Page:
Wong Jing and ‘Last Hero in China’

“Li had no apparent qualms about sending up his image, including Wong Fei Hung. In Last Hero in China / Huang Feihong Tieji Du Wu Song (1993), Wong’s famous clinic and school, Po Chi Lam, is placed next door to a brothel; during the climax, he fights dressed as a chicken while practicing ‘Chicken Beak’ kung fu.” Leon Hunt, Kung Fu Cult Master, p. 147

 This is a Wong Jing film – he wrote and directed it. Abandon all hope ye who enter here as far as good taste and political correctness are concerned*. But if you suspend your disbelief and notions of good taste then Wong Jing films can actually be quite good fun. Be prepared to be shocked, offended or embarrassed. Wong Jing wants to make you cringe. After viewing a few of his films I have long suspected that he has a desire to bring down his art form from the inside. Why? I don’t know. Perhaps if one delved back far enough into his past one would discover an instance when he was romantically rejected by an actress** or had his first student films derided by his professors or had an uneasy relationship with his film director dad or was just dropped on his head when he was a baby. For the most part it is usually a futile exercise to pathologise celebrities, but with Wong Jing perhaps it’s different. Had Sigmund Freud happened across Wong and his fixation on smut, scatology, property destruction, and general rudeness he would no doubt have screamed with delight and started clearing the decks.

Actually this film isn’t as crass as some of Wong’s worst, but it still is pretty silly. Last Hero in China is chockers full of the broad humour that is Wong’s stock in trade (but which just doesn’t translate for me). There are lots of stupid sight gags and smart ass comments that sound as if they were scripted by a 12 year old boy the day his balls dropped. 

The film has quite a complicated plot that picks it way through a patchwork of gags and action scenes. As well as Li reprising his dignified portrayal of martial arts patriarch Wong Fei Hung the cast features Alan Chui Chung San as the main villain. This guy must have gotten top marks for villainous laughing at kung fu acting school. When I first saw this movie I thought that he was overacting horribly. But this was very early on in my career of watching chopsockies and I didn’t understand that this genre has a lot of stock characters, one of which is the over the top laughing, gurning and declaiming villain. Chui’s performance amuses me now that I understand that he has taken certain performance conventions associated with the stock character he is portraying and is playing them for laughs.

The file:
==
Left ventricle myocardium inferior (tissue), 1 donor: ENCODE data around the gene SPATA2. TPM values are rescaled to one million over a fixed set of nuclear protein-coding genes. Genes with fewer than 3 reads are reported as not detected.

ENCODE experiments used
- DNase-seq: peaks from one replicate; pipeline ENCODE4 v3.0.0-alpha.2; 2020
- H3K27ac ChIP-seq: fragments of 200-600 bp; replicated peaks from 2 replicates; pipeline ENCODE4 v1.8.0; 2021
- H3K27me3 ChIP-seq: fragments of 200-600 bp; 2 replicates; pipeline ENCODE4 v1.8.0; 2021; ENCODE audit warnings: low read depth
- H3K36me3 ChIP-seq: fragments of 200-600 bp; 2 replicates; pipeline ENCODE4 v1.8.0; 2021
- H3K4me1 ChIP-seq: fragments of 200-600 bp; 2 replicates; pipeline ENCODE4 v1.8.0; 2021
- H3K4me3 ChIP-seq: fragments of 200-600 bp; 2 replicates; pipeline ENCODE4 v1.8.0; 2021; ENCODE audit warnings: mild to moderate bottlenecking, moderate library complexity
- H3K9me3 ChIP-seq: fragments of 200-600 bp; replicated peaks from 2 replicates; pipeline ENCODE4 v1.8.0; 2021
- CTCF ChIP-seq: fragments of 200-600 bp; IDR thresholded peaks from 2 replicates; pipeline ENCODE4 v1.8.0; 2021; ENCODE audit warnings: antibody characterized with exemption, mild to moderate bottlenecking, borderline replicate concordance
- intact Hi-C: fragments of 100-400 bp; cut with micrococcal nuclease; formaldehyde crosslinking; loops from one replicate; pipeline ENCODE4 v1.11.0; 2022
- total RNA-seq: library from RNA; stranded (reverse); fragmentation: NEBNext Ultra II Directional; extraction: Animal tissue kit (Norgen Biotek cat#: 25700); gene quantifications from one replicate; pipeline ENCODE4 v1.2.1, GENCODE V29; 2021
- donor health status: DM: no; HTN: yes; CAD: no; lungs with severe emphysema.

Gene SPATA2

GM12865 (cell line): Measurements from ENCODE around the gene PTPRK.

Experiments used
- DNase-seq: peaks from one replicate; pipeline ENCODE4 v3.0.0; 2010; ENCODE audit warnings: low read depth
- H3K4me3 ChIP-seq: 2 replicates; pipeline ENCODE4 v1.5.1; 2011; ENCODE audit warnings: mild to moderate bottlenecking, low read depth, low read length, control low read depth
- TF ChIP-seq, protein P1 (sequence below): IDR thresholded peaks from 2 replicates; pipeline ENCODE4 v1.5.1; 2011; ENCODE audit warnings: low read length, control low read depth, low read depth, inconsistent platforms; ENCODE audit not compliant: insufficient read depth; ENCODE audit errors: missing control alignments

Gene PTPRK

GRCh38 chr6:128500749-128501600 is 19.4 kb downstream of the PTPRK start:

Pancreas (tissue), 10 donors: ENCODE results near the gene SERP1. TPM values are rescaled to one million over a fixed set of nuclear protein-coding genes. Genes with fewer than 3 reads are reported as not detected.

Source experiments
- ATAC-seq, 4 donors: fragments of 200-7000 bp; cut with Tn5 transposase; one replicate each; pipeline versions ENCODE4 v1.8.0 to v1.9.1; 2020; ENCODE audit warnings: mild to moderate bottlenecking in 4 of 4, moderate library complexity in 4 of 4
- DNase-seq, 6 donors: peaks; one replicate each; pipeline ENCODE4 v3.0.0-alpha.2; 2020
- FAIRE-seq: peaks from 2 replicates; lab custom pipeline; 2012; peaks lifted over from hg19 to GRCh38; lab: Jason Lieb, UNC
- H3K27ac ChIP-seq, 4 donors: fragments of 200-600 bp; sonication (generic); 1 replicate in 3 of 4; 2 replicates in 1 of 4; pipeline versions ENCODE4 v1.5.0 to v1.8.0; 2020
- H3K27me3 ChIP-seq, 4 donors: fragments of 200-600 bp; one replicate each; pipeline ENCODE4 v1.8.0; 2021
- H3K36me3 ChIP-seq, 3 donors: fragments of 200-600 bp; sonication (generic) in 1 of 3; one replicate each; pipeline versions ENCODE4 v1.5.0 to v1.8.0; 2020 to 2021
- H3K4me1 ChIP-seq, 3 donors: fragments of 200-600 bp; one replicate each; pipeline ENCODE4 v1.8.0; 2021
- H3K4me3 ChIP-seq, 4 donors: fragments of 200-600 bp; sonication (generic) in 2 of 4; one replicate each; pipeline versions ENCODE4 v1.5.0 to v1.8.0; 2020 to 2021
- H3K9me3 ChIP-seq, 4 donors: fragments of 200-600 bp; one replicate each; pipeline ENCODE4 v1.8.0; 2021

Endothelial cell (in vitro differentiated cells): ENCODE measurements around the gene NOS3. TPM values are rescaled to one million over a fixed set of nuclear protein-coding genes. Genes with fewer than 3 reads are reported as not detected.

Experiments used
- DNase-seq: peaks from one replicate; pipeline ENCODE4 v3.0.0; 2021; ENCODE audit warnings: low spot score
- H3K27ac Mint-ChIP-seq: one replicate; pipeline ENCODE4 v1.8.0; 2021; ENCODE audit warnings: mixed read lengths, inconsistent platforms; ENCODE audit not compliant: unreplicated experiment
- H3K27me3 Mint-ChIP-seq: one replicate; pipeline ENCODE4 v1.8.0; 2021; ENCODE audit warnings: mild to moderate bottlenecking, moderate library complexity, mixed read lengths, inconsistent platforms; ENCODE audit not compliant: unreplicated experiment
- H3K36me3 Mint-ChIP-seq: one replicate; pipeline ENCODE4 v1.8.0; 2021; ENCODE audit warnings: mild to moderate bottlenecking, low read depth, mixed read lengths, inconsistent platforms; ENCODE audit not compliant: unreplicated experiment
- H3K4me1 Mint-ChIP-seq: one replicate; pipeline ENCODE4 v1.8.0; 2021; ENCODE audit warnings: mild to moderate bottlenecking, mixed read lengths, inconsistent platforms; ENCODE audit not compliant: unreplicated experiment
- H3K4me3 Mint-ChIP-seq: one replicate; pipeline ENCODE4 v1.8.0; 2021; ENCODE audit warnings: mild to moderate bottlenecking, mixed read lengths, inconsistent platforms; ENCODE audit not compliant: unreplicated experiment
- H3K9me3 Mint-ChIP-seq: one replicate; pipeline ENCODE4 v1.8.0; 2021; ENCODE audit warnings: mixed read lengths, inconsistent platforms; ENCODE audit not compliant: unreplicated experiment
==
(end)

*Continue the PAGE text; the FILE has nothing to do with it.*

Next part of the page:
I have written 2 other blogs about this film. One is on the choreography, and the other is about drunken boxing in this and other kung fu movies.

(For a cast list and plot synopsis see here: http://en.wikipedia.org/wiki/Last_Hero_in_China).

*POP QUIZ FOR YOU: What is the crassest, stupidest and rudest Wong Jing film you have ever seen? Leave your answer in the comments below.

**Probably Chingmy Yau

This entry was posted in jet li, kung fu movies, last hero in china, martial arts movies, Uncategorized, wong jing and tagged , , , , , . Bookmark the permalink.

4 Responses to Wong Jing and ‘Last Hero in China’

  1. I had to brush up on my Wong Jing filmography, and I have to say I was surprised at the rather small percentage of the that I’ve actually seen. I knew he was prolific, but there were many there I had no idea he was involved with (usually as a producer, though I do vaguely remember seeing his name appear in the credits to A Moment of Romance, which – as much as I love the kung fu movies – is one of my favourite HK films. But I’m getting off-topic).

    I have to name City Hunter. I have a love-hate relationship with that film. There is just something about the brand of pure, unadulterated and elaborated illogical silliness that appeals to me. Even though I’m also often bewildered and offended by it. The streetfighter scene I get a kick out of, the “Gala Gala Happy” song always puts a smile on my face, and yet the consistent gay jokes and things like Jackie being so hungry as to see hamburgers flashing in place of a woman’s chest…

    It’s so darn juvenile, but it’s that very aspect that appeals and repels. The 14 year old in me is giggling like Beavis and/or Butthead, but the adult is consistently drawing a line and fails to be amused.


  2. I like that fight scene in City Hunter where Jackie acts out all of the computer game characters.


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